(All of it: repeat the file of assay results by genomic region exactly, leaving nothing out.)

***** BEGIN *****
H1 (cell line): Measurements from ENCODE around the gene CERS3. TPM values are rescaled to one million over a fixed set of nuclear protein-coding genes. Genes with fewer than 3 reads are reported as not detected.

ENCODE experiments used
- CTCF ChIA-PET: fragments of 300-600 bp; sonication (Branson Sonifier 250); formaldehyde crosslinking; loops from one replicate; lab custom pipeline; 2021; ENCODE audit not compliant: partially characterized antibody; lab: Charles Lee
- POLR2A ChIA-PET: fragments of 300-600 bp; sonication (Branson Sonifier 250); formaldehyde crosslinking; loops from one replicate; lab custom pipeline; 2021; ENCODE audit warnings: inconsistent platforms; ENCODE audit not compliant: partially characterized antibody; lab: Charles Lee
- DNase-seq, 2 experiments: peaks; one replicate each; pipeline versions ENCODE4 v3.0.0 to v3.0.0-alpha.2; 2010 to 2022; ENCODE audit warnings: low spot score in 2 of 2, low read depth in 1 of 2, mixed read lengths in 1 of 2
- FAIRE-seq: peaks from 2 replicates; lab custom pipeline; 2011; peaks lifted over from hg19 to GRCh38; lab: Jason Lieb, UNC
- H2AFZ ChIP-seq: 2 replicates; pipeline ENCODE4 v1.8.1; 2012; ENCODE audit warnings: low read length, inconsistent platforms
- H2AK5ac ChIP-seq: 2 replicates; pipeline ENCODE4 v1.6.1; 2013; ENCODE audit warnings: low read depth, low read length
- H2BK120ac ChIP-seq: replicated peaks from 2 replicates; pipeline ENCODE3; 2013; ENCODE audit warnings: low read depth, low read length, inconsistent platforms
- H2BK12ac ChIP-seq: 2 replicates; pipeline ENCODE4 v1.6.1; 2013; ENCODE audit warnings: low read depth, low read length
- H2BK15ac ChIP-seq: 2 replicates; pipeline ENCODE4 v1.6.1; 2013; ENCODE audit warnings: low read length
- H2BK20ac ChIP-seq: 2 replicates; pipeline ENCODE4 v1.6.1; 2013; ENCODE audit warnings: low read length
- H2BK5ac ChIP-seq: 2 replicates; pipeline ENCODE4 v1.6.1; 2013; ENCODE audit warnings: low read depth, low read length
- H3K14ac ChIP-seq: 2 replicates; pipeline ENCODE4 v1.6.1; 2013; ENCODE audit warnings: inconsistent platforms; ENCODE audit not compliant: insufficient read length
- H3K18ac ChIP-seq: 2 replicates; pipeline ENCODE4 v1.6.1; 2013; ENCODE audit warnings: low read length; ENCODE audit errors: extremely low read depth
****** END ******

H1 (cell line): Measurements from ENCODE around the gene CERS3. TPM values are rescaled to one million over a fixed set of nuclear protein-coding genes. Genes with fewer than 3 reads are reported as not detected.

ENCODE experiments used
- CTCF ChIA-PET: fragments of 300-600 bp; sonication (Branson Sonifier 250); formaldehyde crosslinking; loops from one replicate; lab custom pipeline; 2021; ENCODE audit not compliant: partially characterized antibody; lab: Charles Lee
- POLR2A ChIA-PET: fragments of 300-600 bp; sonication (Branson Sonifier 250); formaldehyde crosslinking; loops from one replicate; lab custom pipeline; 2021; ENCODE audit warnings: inconsistent platforms; ENCODE audit not compliant: partially characterized antibody; lab: Charles Lee
- DNase-seq, 2 experiments: peaks; one replicate each; pipeline versions ENCODE4 v3.0.0 to v3.0.0-alpha.2; 2010 to 2022; ENCODE audit warnings: low spot score in 2 of 2, low read depth in 1 of 2, mixed read lengths in 1 of 2
- FAIRE-seq: peaks from 2 replicates; lab custom pipeline; 2011; peaks lifted over from hg19 to GRCh38; lab: Jason Lieb, UNC
- H2AFZ ChIP-seq: 2 replicates; pipeline ENCODE4 v1.8.1; 2012; ENCODE audit warnings: low read length, inconsistent platforms
- H2AK5ac ChIP-seq: 2 replicates; pipeline ENCODE4 v1.6.1; 2013; ENCODE audit warnings: low read depth, low read length
- H2BK120ac ChIP-seq: replicated peaks from 2 replicates; pipeline ENCODE3; 2013; ENCODE audit warnings: low read depth, low read length, inconsistent platforms
- H2BK12ac ChIP-seq: 2 replicates; pipeline ENCODE4 v1.6.1; 2013; ENCODE audit warnings: low read depth, low read length
- H2BK15ac ChIP-seq: 2 replicates; pipeline ENCODE4 v1.6.1; 2013; ENCODE audit warnings: low read length
- H2BK20ac ChIP-seq: 2 replicates; pipeline ENCODE4 v1.6.1; 2013; ENCODE audit warnings: low read length
- H2BK5ac ChIP-seq: 2 replicates; pipeline ENCODE4 v1.6.1; 2013; ENCODE audit warnings: low read depth, low read length
- H3K14ac ChIP-seq: 2 replicates; pipeline ENCODE4 v1.6.1; 2013; ENCODE audit warnings: inconsistent platforms; ENCODE audit not compliant: insufficient read length
- H3K18ac ChIP-seq: 2 replicates; pipeline ENCODE4 v1.6.1; 2013; ENCODE audit warnings: low read length; ENCODE audit errors: extremely low read depth